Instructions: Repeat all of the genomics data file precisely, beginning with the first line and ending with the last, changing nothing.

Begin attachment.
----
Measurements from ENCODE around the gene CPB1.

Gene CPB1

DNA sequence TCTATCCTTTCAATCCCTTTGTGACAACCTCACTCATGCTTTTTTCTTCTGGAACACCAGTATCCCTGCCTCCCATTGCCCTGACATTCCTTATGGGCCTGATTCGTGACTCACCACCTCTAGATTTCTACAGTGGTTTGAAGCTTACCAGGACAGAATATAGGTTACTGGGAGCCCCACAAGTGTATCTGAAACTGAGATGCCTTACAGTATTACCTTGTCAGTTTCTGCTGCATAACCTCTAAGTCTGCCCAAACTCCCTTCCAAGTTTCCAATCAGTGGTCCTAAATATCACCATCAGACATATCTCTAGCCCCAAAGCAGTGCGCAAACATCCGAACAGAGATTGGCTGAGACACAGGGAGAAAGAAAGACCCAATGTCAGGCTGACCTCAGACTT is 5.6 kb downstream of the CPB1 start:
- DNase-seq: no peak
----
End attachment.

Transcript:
Measurements from ENCODE around the gene CPB1.

Gene CPB1

DNA sequence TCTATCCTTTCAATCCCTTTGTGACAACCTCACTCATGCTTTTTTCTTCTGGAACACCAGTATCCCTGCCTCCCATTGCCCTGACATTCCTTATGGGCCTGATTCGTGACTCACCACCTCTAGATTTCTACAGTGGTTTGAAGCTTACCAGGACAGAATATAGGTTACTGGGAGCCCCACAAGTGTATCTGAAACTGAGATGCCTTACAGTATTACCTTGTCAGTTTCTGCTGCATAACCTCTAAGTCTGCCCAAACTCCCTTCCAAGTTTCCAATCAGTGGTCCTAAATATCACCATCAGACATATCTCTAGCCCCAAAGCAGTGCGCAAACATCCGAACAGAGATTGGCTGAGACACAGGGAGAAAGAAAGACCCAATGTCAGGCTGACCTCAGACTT is 5.6 kb downstream of the CPB1 start:
- DNase-seq: no peak